The American welfare state has about four years left to live

| January 18 2013
Christopher Cook

Back in June of 2011, I came to a realization about which I wrote in Rome, America, and the Collapse of the Welfare State.

The economic system under which we live is, contrary to the opinions of many, is not some sort of proper free-market capitalism. It is a mixed-market hybrid better described as welfare state-capitalism. So, the realization was simple:

1. America’s economic system is a form of welfare state-capitalism.
2. Welfare state-capitalism is unsustainable.
3. Unsustainable things collpase.
C. Therefore, the American economic system will collapse.

Barring some sort of reform, it is inevitable.

From time to time, I take a moment to remind people of this, and to remind them that when that moment comes (assuming we don’t get reform in the meantime), the most important thing will be to prevent the left from blaming the failure of welfare-state capitalism on capitalism rather than on the welfare state, which is where the blame will belong.

In a recent piece, Michael Barone uses a method that analyzes U.S. history in 76-year chunks to suggest that indeed, the era of welfare-state capitalism is about to end . . . and soon.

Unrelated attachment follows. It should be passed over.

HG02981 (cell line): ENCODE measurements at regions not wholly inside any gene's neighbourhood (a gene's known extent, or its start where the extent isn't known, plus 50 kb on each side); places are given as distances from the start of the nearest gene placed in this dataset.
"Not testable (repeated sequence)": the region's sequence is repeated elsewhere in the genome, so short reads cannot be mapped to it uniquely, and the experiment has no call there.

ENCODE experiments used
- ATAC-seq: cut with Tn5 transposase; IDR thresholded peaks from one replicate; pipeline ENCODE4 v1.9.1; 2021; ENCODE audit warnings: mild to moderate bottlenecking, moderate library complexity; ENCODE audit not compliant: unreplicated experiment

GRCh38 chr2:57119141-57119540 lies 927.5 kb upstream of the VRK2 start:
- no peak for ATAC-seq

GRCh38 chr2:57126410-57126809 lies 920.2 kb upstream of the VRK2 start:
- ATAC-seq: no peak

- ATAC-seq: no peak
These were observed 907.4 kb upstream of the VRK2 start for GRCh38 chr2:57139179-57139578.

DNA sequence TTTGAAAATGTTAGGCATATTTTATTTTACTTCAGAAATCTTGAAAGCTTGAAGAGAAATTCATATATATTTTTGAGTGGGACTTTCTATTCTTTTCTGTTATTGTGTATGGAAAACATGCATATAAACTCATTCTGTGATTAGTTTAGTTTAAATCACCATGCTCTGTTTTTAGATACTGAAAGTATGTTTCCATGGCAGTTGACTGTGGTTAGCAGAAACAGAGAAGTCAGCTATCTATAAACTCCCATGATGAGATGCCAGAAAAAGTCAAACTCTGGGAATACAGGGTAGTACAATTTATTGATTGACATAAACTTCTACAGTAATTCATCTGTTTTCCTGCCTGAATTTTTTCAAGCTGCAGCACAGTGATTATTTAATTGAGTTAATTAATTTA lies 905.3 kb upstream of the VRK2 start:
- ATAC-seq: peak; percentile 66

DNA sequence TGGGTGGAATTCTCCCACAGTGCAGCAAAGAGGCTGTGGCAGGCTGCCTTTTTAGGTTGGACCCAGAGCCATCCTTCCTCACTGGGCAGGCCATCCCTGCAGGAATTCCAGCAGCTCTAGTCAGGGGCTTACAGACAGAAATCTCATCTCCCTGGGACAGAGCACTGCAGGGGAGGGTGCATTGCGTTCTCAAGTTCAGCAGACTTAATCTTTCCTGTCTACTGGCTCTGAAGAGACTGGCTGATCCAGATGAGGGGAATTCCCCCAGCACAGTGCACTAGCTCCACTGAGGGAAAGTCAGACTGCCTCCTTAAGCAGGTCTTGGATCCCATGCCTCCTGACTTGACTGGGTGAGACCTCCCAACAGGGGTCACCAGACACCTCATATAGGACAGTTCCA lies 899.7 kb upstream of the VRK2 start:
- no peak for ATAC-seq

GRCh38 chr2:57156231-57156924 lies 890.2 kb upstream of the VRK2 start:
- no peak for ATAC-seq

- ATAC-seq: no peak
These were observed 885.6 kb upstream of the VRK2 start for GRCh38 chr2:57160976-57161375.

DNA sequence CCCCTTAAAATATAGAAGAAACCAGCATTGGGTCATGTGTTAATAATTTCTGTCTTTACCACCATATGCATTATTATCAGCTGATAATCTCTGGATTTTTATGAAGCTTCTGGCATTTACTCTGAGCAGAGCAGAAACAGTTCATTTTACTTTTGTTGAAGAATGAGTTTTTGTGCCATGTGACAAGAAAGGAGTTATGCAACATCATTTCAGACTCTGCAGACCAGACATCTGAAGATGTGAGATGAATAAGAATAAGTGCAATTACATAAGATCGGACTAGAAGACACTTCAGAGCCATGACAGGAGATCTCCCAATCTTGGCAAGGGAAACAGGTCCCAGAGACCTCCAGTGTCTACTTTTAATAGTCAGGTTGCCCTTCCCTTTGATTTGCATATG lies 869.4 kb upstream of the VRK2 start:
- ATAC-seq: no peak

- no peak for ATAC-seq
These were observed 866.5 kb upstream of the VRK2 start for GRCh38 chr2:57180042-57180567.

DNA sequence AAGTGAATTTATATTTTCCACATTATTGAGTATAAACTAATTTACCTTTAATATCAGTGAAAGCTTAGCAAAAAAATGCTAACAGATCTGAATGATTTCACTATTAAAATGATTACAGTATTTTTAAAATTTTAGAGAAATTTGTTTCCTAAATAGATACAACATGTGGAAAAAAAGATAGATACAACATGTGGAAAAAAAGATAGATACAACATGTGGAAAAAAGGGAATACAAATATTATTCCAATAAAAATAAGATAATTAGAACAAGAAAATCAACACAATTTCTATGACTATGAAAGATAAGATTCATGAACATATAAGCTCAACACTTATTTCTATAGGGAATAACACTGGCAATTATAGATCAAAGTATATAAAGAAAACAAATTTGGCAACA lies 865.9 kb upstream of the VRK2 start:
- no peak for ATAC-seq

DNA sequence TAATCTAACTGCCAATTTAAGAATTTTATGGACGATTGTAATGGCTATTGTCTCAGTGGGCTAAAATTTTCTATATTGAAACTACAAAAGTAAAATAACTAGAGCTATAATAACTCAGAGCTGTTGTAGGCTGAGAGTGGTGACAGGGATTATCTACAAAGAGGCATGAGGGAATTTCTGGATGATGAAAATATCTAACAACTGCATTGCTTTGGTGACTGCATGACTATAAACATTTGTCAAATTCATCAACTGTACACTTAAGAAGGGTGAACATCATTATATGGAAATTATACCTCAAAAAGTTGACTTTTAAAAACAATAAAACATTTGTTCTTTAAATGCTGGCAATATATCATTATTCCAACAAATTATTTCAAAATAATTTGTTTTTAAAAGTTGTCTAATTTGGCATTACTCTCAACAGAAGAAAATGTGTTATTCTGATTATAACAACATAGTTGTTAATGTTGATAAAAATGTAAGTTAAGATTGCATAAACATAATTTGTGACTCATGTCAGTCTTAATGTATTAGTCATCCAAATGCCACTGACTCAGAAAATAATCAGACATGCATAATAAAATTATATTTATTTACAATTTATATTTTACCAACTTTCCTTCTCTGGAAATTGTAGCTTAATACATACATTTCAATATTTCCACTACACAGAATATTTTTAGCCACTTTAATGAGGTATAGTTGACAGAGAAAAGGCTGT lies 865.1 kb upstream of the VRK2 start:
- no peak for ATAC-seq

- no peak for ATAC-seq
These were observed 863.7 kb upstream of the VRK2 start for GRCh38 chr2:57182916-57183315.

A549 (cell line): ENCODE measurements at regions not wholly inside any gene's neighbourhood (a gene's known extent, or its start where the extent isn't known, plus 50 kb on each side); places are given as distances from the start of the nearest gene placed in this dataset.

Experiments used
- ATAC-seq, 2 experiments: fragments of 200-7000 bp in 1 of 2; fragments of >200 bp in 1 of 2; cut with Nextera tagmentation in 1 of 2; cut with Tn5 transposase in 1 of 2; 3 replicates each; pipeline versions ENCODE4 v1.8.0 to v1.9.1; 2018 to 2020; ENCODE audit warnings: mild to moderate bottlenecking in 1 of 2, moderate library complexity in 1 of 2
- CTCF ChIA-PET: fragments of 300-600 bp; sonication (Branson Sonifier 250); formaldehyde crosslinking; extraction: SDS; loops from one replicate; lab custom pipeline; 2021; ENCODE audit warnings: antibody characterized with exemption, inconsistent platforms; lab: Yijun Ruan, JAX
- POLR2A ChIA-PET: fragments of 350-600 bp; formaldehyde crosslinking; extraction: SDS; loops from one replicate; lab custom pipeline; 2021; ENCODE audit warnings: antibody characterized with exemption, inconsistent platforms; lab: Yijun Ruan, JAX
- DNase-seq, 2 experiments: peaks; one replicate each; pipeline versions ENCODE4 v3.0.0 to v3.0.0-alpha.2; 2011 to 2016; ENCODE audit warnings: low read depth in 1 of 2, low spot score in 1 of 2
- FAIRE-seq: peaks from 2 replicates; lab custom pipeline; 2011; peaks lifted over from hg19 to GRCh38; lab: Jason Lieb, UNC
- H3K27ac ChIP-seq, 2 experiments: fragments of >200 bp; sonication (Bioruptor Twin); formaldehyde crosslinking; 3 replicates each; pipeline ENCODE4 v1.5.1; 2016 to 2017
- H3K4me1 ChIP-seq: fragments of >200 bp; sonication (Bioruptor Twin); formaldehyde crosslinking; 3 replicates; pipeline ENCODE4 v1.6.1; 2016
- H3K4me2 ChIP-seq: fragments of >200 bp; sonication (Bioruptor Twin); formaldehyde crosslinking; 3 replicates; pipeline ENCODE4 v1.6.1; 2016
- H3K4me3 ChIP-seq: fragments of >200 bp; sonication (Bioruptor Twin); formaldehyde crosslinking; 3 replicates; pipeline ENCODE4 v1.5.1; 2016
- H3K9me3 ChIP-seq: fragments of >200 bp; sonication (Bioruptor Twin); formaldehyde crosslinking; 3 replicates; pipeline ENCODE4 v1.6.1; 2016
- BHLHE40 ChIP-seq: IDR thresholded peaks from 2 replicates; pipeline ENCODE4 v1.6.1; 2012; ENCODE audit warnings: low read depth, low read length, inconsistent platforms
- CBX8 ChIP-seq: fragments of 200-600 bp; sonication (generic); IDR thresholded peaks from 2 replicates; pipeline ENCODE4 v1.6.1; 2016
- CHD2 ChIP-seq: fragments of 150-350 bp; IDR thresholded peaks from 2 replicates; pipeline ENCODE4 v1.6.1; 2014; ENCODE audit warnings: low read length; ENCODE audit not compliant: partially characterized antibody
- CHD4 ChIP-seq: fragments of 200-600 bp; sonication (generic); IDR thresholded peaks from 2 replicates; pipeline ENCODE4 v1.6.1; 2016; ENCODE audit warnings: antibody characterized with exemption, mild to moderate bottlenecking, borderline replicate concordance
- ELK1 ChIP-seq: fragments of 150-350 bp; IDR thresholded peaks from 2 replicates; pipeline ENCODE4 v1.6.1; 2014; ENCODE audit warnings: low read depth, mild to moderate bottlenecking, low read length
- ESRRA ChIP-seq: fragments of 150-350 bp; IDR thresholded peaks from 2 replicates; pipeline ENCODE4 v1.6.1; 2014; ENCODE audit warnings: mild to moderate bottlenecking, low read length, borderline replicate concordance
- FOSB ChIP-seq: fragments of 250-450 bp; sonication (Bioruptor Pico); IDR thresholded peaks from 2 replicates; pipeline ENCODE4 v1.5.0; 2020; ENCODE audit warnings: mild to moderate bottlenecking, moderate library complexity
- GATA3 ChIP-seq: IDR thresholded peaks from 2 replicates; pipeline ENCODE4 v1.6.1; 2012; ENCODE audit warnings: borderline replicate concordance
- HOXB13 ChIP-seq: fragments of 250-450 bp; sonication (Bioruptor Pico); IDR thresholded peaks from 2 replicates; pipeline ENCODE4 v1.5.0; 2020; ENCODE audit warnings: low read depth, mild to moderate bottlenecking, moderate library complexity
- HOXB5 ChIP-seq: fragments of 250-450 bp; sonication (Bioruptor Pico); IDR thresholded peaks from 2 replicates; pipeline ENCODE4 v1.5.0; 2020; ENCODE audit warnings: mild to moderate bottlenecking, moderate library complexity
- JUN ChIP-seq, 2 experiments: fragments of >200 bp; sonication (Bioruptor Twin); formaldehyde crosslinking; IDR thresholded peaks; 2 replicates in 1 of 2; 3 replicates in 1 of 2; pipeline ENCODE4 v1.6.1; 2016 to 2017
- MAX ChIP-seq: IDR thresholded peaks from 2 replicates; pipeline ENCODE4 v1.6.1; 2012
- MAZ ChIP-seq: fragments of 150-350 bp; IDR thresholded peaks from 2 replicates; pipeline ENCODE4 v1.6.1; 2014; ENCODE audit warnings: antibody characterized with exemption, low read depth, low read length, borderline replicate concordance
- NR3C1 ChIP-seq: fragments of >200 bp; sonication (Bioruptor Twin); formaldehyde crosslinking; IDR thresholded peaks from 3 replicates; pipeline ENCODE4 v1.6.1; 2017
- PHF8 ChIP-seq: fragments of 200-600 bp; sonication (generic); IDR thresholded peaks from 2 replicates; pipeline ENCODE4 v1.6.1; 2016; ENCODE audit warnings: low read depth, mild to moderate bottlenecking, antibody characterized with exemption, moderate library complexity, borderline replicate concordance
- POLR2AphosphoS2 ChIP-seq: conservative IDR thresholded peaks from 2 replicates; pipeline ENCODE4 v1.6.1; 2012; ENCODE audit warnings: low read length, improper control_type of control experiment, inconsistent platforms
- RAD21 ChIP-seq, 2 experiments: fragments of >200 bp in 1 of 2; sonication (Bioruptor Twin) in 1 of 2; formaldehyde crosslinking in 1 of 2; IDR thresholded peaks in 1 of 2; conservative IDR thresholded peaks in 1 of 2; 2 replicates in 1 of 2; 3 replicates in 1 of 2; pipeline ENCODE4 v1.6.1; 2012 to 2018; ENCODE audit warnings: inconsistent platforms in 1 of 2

The original arrangements in each 76-year period became unworkable and unraveled toward its end. Eighteenth-century Americans rejected the Colonial status quo and launched a revolution, then established a constitutional republic.

Nineteenth-century Americans went to war over expansion of slavery. Early-20th-century Americans grappled with the collapse of the private-sector economy in the Depression of the 1930s.

We are seeing something like this again today. The welfare state arrangements that once seemed solid are on the path to unsustainability.

Entitlement programs — Social Security, Medicare, Medicaid — are threatening to gobble up the whole government and much of the private sector, as well.

Lifetime employment by one big company represented by one big union is a thing of the past. People who counted on corporate or public-sector pensions are seeing them default.

Looking back, we are as far away in time today from victory in World War II in 1945 as Americans were at the time of the Dred Scott decision from the First Inaugural.

We are as far away in time today from passage of the Social Security in 1935 as Americans then were from the launching of post-Civil War Reconstruction.

Nevertheless our current president and most politicians of his party seem determined to continue the current welfare state arrangements — historian Walter Russell Mead calls this the blue-state model — into the indefinite future.

Some leaders of the other party are advancing ideas for adapting a system that worked reasonably well in an industrial age dominated by seemingly eternal big units into something that can prove workable in an information age experiencing continual change and upheaval wrought by innovations in the market economy.

The current 76-year period is nearing its end. What will come next?

As my wife might say, “EXAAAAACTLY.” Read the whole thing!

Other writing on the subject from the last 18 months or so on Western Free Press (there’s a lot more; this is just a sample):

 

Drawing by Silvia Morandotti

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